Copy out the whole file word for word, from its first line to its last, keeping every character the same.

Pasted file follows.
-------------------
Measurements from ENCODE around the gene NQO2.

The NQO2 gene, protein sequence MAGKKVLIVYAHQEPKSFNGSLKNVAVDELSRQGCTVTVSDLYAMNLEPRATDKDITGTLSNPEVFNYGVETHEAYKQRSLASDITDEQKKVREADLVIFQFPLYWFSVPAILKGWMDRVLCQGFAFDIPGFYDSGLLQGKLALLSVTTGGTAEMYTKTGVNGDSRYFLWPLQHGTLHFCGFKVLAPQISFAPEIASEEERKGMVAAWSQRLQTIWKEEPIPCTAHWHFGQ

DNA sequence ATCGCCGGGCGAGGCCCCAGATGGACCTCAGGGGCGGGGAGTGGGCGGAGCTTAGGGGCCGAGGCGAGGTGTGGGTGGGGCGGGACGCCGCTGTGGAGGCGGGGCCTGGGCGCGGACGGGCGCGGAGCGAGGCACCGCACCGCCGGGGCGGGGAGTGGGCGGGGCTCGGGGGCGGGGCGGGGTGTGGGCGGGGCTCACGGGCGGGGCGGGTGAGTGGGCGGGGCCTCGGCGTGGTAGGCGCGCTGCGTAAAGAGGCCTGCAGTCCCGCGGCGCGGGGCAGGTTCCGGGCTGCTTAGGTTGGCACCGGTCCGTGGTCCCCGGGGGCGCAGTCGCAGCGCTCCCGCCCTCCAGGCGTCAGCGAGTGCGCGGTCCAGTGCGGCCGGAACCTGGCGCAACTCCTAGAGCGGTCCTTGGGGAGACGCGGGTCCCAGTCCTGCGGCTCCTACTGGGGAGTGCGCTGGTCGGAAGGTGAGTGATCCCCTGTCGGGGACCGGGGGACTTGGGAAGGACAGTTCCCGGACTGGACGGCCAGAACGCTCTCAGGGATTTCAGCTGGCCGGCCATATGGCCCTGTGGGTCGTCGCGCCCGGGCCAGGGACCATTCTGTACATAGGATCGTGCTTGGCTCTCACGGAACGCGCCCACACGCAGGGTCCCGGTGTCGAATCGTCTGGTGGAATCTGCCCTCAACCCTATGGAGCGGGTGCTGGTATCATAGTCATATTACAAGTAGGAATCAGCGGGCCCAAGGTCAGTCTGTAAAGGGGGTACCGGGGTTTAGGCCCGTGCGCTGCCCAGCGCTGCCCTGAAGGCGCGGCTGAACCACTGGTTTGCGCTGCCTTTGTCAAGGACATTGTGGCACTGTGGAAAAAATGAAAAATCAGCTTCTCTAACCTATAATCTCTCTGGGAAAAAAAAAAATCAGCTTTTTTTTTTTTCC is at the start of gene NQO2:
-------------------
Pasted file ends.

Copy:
Measurements from ENCODE around the gene NQO2.

The NQO2 gene, protein sequence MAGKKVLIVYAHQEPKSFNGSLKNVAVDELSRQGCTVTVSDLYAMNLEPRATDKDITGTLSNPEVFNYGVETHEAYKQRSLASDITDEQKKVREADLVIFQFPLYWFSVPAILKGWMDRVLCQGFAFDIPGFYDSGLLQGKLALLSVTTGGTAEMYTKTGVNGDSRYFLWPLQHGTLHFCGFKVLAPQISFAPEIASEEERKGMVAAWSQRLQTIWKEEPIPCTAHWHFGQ

DNA sequence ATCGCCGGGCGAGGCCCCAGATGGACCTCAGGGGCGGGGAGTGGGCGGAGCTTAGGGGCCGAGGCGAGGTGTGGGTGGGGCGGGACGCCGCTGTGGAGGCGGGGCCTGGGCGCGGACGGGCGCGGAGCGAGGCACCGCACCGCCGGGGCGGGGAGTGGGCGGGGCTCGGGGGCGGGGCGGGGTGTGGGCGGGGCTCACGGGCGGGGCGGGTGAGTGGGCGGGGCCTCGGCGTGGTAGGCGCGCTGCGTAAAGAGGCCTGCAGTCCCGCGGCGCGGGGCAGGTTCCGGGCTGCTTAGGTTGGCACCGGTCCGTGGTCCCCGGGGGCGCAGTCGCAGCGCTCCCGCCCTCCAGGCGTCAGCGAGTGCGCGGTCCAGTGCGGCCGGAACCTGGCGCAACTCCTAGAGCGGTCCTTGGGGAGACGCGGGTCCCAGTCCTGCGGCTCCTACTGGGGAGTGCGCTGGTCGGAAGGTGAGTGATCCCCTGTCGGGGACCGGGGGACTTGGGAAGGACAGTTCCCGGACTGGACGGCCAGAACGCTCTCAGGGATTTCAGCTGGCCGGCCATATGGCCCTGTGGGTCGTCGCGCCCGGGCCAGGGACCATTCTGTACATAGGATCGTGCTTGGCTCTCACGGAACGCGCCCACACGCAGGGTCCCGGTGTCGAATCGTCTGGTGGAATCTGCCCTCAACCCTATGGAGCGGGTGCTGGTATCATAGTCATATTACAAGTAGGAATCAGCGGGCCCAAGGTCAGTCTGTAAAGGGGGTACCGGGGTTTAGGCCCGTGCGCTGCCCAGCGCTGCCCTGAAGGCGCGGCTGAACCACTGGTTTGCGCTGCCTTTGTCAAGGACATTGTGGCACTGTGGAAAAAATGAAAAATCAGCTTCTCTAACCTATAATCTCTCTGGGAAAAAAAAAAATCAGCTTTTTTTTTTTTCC is at the start of gene NQO2: